If you dig, you always find the sea at the end: a contribution to the archaeology of Palermo coastline

collaboration with Valentina Mandalari
Palermo, Italy
@Manifesta 12 - School in Tandem programme

The hectic and unregulated urban growth of Palermo in the aftermath of WWII, dramatically altered the historical identity of coastal neighbourhoods, basically breaking the ancient tie between the city and the sea. In those troubled years, an alliance between local politicians from the majority political party, the Democrazia Cristiana (among others, Salvatore Lima and Vito Ciancimino played a relevant role), and the mafia, literally devastated the city and its shoreline.

In If you dig, you always find the sea at the end: a contribution to the archaeology of Palermo coastline, pupils from 1D of Arenella secondary school and from 4E of primary school Sperone Pertini were involved in two parallel “archaeology-of-the contemporary” seasons along the North (Vergine Maria) and the South (Romagnolo) coasts respectively, searching for vestiges and memories witnessing the transformation of the relationship between the city and the sea. Actually, despite being geographically afar and morphologically different, both neighbourhoods share a similar urban evolution. Both have been changed from traditional fishing neighbourhoods into dysfunctional periphery, challenging the historical relationship they maintained with the sea.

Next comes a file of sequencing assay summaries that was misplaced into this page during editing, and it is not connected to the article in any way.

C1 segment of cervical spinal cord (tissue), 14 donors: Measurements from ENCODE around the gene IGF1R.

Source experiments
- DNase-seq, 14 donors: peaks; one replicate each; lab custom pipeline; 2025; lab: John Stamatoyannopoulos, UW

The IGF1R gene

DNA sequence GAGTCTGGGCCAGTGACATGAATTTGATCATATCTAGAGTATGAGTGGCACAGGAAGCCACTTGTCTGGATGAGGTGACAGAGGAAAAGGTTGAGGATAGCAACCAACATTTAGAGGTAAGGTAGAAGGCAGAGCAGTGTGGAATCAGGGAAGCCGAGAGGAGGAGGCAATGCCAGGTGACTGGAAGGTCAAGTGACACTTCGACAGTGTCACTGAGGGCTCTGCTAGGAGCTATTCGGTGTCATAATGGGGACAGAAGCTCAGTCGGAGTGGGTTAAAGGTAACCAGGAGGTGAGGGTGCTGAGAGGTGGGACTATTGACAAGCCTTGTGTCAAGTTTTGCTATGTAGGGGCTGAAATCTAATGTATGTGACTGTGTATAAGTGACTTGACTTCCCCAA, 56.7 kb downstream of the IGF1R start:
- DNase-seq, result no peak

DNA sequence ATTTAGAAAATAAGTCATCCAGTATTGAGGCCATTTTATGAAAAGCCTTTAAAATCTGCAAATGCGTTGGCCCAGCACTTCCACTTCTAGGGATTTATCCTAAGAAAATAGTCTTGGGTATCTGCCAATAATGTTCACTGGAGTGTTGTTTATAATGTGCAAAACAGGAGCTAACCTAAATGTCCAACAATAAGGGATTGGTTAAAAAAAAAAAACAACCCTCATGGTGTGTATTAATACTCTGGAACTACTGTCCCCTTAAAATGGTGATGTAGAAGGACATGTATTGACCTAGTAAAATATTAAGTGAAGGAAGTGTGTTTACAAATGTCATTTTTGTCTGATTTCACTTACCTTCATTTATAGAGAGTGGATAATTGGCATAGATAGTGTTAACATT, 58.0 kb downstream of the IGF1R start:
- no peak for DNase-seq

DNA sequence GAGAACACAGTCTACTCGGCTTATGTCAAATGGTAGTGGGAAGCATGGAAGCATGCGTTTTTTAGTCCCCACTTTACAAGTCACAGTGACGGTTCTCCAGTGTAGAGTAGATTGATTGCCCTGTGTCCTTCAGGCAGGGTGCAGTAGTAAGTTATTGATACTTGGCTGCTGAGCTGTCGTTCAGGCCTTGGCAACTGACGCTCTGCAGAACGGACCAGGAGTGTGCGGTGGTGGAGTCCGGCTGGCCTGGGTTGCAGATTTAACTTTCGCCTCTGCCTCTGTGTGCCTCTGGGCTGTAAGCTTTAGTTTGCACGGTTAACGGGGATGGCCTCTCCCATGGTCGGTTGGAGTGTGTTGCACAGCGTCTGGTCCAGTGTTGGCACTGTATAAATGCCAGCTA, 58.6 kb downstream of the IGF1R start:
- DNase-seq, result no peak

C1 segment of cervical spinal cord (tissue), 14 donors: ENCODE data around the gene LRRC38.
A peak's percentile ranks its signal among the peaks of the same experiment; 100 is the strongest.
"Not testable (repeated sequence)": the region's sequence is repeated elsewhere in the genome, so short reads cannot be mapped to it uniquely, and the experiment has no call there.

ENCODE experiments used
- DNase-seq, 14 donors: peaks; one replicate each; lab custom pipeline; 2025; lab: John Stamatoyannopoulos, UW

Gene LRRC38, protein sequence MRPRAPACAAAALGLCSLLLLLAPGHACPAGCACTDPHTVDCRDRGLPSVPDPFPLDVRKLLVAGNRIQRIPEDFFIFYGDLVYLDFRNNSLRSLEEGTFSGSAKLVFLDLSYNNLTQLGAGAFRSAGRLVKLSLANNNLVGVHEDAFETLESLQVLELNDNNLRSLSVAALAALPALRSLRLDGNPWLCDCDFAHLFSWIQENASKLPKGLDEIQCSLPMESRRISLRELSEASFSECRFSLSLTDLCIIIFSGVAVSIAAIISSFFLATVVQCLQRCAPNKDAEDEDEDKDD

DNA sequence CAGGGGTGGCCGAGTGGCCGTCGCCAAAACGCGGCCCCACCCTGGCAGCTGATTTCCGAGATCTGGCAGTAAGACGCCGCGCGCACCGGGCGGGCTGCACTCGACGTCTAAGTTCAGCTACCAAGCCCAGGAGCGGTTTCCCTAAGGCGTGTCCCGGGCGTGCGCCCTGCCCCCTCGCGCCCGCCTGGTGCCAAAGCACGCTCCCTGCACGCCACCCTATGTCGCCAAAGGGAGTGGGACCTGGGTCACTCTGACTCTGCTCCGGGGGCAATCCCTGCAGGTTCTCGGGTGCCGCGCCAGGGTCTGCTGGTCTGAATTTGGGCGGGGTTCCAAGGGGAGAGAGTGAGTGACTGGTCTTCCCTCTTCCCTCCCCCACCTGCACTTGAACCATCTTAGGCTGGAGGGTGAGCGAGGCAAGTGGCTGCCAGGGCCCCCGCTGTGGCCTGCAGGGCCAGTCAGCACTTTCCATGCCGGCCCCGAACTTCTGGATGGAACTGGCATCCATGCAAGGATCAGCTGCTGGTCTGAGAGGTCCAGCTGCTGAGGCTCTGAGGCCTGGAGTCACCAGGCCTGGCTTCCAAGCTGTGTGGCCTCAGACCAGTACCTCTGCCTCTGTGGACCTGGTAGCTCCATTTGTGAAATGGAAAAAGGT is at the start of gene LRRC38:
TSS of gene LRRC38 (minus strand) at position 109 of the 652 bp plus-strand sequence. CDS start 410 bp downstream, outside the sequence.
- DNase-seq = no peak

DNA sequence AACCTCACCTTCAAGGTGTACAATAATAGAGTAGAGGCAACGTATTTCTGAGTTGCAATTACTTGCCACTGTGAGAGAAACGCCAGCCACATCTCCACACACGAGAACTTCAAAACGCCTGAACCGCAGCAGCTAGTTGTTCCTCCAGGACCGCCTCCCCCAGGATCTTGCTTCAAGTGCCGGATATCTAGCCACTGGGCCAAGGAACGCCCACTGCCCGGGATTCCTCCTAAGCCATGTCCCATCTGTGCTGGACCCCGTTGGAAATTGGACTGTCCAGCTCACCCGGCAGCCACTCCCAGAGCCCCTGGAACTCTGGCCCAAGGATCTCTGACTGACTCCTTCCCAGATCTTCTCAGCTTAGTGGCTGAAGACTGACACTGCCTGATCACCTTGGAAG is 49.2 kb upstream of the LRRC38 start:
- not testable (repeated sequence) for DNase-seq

Beyond the real and concrete excavation work carried out by the participants, archaeology is intended here as an allegory of an artistic research aiming at exploring the territory and the residents’ memory unearthing traces, fragments, and clues. Our historiographic work (cf. Dieter Roelstraete’s The Way of the Shovel) did not merely involve students in documenting a phase of the recent history of Palermo: our purpose was also to create “a platform for telling histories that challenge established master narratives employing art’s capacity to help us remember that which is in danger of being forgotten, glossed over, or marginalised” as Roelstraete suggests.

Special thanks to Yana Klichuk and Maria Romana Tetamo @ Manifesta 12, professors Arianna Tuttolomondo and Piero Imbrò, headmasters Giovanna Raspanti and Antonella di Bartolo, Cristina Alga and the Ecomuseo Mare Memoria Viva, Francesca Lotta, Antonino Prestigiacomo, Concetta Rita Giardina and Assunta Tarantin